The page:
This morning a story caught my attention regarding the potential for another wave of DDoS attacks. The article
, by Tracy Kitten at Bank InfoSecurity, quotes researchers who see modifications being made to Brobot -- a favorite weapon in attacks against the banking sector.
Experts say distributed-denial-of-service attacks against U.S. banks are not over, despite what's now been a two-month cease-fire by the hacktivist group Izz ad-Din al-Qassam Cyber Fighters. Security vendors tell me the group's botnet is growing. And when these attacks do resume, they won't be easy to fight. This next wave of DDoS attacks will be different from what we have seen in earlier waves of attacks, dating back to mid-September 2012, researchers believe. As a result, many of the mitigation strategies and defenses banks have in place could prove ineffective.
Fortunately, Kitten writes, information about new code added to Brobot is being shared behind the scenes among banking institutions. "Now," she says, "banks and DDoS-mitigation providers are just waiting for what will be the fourth phase of DDoS to strike."
Here in Akamai's InfoSec department, Brobot has taken up much time and attention. At SOURCE Boston in April, Senior Security Architect Eric Kobrin gave a detailed analysis of how Brobot operates and where the enabling vulnerabilities can be found.
He noted, among other things:
--The amount of bandwidth flooding websites was substantial. Akamai CSO Andy Ellis recently wrote that BroBot botnets are routinely tossing around 30 Gbps attacks, with peaks upwards of 80 Gbps.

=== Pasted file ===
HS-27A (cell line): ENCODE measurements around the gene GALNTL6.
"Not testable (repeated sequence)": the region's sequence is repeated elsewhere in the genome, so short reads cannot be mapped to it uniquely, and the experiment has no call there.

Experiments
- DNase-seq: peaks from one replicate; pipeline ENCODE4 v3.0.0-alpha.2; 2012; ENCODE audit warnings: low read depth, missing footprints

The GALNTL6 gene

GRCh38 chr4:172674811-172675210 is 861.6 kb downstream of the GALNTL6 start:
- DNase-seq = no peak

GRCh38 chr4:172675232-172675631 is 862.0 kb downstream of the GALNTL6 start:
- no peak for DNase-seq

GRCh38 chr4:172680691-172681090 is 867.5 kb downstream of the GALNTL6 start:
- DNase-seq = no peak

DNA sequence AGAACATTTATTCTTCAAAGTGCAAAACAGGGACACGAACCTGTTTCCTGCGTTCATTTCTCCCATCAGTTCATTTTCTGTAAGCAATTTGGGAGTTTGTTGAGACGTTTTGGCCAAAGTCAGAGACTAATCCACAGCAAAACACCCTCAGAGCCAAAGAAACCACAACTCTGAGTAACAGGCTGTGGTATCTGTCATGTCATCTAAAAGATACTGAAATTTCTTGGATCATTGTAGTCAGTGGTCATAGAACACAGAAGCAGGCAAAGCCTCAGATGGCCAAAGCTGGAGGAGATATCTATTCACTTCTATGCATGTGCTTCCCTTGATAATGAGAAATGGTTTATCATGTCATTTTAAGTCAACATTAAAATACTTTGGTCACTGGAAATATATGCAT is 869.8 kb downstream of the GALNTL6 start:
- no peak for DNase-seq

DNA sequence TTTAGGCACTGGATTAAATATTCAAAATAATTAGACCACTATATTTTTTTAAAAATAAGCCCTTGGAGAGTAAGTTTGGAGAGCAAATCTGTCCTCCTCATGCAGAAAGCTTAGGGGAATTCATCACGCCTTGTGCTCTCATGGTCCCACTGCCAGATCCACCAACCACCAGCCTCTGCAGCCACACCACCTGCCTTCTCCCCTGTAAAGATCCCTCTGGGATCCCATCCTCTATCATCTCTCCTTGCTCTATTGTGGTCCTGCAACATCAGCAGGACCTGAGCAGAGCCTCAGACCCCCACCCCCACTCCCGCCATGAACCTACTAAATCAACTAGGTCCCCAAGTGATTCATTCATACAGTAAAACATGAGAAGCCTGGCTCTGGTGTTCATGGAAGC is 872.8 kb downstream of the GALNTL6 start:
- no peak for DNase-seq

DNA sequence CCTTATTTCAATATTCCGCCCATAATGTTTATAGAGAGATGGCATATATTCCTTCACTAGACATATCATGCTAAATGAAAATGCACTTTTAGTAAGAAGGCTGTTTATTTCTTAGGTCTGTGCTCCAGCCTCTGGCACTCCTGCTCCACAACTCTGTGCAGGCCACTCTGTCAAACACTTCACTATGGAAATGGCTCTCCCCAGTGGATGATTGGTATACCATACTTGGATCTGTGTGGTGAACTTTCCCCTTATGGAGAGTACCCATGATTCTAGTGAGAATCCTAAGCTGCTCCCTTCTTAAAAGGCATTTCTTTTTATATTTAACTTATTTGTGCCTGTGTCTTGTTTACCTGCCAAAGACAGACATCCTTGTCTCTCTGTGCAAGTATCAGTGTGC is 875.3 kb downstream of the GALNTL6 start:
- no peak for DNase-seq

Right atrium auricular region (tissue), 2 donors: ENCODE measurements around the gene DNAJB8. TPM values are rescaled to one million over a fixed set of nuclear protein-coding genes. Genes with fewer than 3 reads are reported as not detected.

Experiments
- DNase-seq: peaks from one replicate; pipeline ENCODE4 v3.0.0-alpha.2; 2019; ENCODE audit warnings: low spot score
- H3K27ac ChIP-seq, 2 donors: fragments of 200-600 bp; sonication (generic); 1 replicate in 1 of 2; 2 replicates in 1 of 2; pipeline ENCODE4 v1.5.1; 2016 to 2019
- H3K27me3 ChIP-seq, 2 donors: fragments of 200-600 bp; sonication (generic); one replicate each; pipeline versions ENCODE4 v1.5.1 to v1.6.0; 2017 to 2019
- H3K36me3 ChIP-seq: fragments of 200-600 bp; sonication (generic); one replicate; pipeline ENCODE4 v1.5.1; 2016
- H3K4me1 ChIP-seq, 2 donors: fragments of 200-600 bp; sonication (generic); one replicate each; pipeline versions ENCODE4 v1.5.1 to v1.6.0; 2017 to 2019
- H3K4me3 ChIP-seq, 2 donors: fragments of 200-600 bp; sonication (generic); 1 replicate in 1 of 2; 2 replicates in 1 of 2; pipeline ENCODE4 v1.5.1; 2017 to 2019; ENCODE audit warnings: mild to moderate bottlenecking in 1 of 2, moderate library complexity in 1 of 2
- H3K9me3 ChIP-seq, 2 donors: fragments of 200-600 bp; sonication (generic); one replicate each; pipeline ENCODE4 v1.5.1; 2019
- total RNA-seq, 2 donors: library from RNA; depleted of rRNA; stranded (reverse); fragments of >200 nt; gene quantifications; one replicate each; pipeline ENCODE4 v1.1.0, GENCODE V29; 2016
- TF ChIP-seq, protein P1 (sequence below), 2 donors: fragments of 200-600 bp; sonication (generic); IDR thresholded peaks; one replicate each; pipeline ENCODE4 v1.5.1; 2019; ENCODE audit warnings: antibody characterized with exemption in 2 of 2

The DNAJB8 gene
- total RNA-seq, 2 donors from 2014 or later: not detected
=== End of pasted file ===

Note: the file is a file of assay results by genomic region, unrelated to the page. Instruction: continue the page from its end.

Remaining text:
--The DDoS attacks are crude, exploiting large networks of compromised machines to overwhelm a website with requests.
--The battle often comes down to the amount of bandwidth a banking site has and whether it is large enough to withstand traffic from the botnet and customers.
Kobrin said the compromised machines often get that way because attackers were able to own them through security holes in the online content management systems (CMS) content publishers take for granted. The Wordpress interface you use to blog? It could have been used to make your computer part of the botnet, and it's something you would not notice. That vanity email domain you opened for yourself? That's an easy target, too.
One of the problems is that the hosted service providers build sites to be as accessible as possible and to make them easy for Google to index. As you've heard by now, accessibility and security are often at odds.
"There is no single cause," Kobrin said. "A half a dozen failures have to happen along the way." One such failure is a lack of routine patching. Another failure is that admin access is often easy to get.
What to do about all this? Kobrin offered this advice:
--Banks can build a more defensible online infrastructure, get a better handle on all the apps in its system and build closer relationships with its hosting providers, since attacks usually come from trouble on the provider's side of the court.
--CMS users can be more diligent in adding patches as they're released, and remove unused plug-ins. The more customized your site is, the more plug-ins you probably have sitting there. Users can also add IDS and turn off unused sites.
--Hosting providers can set up safer defaults, offer automatic updates and offer a fully managed CMS.